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Statue Stands the Test of Time

Speeches and musket fire marked the occasion yesterday as Westport residents gathered to celebrate the 100th anniversary of the Minute Man Statue. First Selectman Gordon Joseloff oversaw the ceremony, reading from historical accounts of the statue's unveiling.

Joseloff noted after the ceremony that all that remains of the day the statue was unveiled are the statue itself, some newspaper clippings and the booklet from which he read. "Obviously, the monument can withstand the test of time. People come and go," said Joseloff.

Town Historian Alan Raymond called the statue Westport's own miniature Lincoln Memorial. "We fought a revolution and the Minutemen really came up and won the show," he said. The statue commemorates the Minutemen engaging 2,000 British troops who landed on Compo Beach in 1777. The Sons of the American Revolution commissioned H. Daniel Webster to sculpt a memorial in 1908, and two years later, on June 17, 1910, he gave them the Minute Man Statue. According to Joseloff's readings, the patrons expected little more than a gravestone-sized tablet.

The speeches were punctuated by a demonstration of Revolutionary War firepower from New Canaan historic reenactor Tom Sephen. Dressed as a Minuteman, he loaded and shot off his reproduction musket three times. Each shot required careful packing of the charge down the barrel, and even he was surprised that none of the loud cracking shots fizzled. "Three out three, that's pretty good," said Sephen.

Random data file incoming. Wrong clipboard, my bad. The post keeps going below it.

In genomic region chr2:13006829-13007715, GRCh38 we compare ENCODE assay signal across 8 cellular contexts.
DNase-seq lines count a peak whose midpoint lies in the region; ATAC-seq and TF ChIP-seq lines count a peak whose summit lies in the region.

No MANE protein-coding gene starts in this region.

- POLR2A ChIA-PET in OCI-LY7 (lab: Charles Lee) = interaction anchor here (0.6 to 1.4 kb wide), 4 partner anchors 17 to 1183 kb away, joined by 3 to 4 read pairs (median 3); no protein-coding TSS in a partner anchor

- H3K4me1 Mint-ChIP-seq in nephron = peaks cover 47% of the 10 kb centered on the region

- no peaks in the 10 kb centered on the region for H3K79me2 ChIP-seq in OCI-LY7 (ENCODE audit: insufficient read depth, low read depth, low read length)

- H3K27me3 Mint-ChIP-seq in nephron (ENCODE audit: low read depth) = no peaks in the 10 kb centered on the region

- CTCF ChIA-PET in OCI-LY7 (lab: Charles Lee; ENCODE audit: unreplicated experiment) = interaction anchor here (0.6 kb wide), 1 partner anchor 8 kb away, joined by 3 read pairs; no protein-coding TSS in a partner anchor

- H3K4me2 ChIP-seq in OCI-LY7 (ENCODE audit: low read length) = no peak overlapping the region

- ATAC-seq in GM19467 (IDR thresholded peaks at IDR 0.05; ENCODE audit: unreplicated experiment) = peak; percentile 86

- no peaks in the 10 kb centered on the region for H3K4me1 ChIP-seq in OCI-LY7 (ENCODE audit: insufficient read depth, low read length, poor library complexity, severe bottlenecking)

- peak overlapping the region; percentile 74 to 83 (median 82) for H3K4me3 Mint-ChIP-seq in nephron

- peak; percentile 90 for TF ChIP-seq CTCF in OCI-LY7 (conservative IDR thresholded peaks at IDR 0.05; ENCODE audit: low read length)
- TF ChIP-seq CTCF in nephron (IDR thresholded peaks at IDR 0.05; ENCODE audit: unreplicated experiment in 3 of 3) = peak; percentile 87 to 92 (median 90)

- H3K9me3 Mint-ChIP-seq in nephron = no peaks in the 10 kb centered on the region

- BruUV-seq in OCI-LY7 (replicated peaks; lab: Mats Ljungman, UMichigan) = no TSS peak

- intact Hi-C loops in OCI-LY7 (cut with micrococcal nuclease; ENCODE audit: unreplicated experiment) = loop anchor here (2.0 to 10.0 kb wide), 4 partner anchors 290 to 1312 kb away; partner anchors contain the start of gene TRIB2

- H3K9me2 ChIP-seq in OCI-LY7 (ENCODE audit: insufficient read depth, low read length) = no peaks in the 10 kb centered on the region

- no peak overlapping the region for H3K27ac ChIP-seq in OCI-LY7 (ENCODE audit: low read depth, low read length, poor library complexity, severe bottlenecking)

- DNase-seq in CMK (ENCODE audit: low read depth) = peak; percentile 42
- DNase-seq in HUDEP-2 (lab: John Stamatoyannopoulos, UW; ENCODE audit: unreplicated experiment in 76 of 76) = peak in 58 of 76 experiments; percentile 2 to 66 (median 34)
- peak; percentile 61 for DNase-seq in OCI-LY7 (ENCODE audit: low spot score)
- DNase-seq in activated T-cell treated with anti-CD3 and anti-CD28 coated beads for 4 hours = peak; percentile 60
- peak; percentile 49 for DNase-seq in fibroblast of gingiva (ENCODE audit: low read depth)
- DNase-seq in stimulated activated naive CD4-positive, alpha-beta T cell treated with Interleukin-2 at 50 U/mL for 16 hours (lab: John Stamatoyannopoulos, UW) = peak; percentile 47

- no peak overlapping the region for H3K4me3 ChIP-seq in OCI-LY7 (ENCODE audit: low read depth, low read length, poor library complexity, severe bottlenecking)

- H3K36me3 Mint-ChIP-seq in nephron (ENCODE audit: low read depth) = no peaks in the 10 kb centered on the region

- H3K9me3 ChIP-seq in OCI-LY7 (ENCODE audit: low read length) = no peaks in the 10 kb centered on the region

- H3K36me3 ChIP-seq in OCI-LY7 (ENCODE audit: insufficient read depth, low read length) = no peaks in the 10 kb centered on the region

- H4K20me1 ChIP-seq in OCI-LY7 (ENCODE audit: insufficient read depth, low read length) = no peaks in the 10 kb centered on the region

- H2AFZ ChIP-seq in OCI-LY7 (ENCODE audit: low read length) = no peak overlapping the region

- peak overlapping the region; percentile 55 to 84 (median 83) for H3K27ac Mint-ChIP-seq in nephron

For residents like Martha Aasen, the ceremony offered the first real chance to get close to the statue. Though a crosswalk goes directly in front of the landmark, few actually stop halfway through the road to admire the artistry. "This is the first time I've read the plaque," said Aasen.

Aasen walked away from the display with a new appreciation for what it took to fight a war in 1777. "No wonder it took so long to win the war if it took that long to load a musket," she joked.

Aasen's husband, Larry, said the statue serves as an excellent reminder of American history. "We have got to recall the past, and this helps you do that in an instant."

Staples Sophomore Geoffrey Ader was joined by Kelsea Mullaly of Wethersfield as part of the Col. John Chester Fife and Drum Corps. As the ceremony concluded they marched off playing "Yankee Doodle," appropriate with yesterday also being the launch of the annual Yankee Doodle Fair.

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